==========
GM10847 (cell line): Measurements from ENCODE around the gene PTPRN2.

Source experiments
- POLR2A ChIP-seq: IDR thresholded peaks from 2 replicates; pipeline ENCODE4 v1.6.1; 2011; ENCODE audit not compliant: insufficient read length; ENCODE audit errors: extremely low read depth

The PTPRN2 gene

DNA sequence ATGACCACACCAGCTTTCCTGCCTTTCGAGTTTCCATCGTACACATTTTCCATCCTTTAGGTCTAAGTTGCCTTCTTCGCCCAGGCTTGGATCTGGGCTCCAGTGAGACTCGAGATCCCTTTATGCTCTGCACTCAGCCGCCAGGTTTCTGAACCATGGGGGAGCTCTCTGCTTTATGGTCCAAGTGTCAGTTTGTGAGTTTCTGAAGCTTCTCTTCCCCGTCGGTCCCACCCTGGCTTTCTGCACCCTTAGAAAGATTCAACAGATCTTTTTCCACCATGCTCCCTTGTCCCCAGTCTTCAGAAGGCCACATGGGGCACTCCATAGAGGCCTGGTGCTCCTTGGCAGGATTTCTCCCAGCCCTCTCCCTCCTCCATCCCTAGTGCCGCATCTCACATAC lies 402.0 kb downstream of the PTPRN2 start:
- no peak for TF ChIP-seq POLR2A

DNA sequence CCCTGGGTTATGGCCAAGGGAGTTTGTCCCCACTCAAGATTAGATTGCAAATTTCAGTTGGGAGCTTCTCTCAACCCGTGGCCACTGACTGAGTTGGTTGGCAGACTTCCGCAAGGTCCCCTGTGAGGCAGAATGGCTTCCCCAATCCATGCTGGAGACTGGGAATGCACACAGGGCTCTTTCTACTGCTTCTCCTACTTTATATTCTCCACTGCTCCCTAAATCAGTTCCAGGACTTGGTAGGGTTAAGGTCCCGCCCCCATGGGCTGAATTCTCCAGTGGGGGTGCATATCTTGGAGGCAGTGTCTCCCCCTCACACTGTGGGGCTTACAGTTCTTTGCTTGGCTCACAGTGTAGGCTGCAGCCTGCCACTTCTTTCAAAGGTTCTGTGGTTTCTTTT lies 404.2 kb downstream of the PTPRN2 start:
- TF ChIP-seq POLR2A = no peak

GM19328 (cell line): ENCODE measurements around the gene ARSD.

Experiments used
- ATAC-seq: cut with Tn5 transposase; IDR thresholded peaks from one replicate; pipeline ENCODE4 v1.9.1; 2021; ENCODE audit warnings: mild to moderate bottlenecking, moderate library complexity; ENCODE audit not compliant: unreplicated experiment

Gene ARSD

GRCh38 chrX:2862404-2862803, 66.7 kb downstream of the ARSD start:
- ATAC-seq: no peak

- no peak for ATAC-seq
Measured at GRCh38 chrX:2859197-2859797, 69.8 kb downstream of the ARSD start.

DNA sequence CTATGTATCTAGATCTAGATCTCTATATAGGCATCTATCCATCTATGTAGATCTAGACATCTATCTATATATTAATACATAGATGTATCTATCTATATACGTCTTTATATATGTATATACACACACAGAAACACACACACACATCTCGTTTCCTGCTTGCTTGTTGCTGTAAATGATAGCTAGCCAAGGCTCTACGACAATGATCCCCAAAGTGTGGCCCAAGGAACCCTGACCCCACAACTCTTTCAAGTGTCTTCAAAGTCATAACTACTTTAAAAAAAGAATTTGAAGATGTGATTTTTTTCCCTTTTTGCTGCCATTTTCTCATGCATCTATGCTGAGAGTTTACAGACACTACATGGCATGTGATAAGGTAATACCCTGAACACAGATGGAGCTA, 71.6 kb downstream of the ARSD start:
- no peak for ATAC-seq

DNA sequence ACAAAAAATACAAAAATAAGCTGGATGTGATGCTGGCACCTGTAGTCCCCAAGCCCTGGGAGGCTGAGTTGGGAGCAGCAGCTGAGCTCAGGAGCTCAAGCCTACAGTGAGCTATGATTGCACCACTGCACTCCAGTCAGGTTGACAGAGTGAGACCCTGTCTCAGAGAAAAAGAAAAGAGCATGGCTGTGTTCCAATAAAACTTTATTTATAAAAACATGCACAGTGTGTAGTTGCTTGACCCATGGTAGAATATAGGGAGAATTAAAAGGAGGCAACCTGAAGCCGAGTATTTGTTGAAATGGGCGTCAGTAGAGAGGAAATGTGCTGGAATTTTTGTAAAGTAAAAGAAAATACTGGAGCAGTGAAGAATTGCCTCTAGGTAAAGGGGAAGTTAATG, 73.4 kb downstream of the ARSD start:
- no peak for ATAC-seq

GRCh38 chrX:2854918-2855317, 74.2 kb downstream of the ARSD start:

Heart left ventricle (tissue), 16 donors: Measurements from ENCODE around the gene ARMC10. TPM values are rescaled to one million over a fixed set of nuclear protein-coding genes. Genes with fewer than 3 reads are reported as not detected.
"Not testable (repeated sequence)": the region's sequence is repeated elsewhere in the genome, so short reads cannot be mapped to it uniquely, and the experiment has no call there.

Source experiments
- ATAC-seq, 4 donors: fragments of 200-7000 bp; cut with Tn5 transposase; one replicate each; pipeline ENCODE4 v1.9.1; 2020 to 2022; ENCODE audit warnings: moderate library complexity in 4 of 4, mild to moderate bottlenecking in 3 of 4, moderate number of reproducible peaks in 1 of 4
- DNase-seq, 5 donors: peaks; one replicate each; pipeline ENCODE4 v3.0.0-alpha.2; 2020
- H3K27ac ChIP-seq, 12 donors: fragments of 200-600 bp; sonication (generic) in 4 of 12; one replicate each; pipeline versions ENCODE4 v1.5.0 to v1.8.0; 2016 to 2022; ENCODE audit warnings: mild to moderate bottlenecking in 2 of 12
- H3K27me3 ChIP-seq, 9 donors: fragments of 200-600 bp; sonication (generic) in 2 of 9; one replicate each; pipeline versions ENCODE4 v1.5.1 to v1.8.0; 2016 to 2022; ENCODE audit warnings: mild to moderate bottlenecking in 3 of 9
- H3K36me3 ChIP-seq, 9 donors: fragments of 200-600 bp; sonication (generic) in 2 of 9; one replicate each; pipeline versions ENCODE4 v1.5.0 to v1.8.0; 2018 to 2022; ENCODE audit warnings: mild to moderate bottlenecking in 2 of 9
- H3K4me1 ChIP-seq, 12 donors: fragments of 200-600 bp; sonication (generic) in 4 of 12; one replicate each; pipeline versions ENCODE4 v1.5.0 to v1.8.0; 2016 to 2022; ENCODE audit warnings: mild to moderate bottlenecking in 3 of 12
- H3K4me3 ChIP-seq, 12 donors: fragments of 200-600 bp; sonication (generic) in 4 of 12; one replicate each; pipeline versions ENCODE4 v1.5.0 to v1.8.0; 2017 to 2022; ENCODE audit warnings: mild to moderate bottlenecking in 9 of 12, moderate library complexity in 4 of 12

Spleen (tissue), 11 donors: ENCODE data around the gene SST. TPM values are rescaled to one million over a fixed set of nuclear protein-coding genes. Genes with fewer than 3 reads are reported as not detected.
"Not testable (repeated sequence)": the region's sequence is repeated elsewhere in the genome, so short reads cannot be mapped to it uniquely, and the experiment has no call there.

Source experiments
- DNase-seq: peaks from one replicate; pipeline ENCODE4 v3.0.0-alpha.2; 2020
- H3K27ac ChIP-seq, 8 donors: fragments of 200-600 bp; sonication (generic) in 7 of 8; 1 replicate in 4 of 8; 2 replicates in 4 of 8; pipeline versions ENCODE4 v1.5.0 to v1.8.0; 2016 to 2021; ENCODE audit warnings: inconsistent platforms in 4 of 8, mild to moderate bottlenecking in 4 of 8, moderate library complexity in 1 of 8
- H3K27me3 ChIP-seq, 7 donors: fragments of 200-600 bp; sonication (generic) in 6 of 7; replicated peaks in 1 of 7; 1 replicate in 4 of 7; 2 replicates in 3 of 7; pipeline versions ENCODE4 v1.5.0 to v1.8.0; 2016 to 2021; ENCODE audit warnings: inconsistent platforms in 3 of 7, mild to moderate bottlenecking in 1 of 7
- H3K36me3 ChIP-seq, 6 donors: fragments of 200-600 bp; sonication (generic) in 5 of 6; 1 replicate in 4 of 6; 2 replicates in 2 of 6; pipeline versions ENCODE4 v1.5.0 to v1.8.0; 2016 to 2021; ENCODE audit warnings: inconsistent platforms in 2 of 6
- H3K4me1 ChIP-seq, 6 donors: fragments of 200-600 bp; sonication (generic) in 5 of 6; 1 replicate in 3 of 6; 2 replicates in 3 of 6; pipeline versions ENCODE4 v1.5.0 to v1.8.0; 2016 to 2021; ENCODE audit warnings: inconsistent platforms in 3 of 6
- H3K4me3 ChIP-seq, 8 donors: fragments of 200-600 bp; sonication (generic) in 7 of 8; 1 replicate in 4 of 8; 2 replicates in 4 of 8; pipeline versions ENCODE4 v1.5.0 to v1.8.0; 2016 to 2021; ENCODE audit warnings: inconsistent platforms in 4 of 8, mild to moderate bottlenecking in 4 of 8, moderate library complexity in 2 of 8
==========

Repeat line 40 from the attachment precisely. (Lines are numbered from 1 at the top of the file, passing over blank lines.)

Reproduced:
- H3K4me3 ChIP-seq, 8 donors: fragments of 200-600 bp; sonication (generic) in 7 of 8; 1 replicate in 4 of 8; 2 replicates in 4 of 8; pipeline versions ENCODE4 v1.5.0 to v1.8.0; 2016 to 2021; ENCODE audit warnings: inconsistent platforms in 4 of 8, mild to moderate bottlenecking in 4 of 8, moderate library complexity in 2 of 8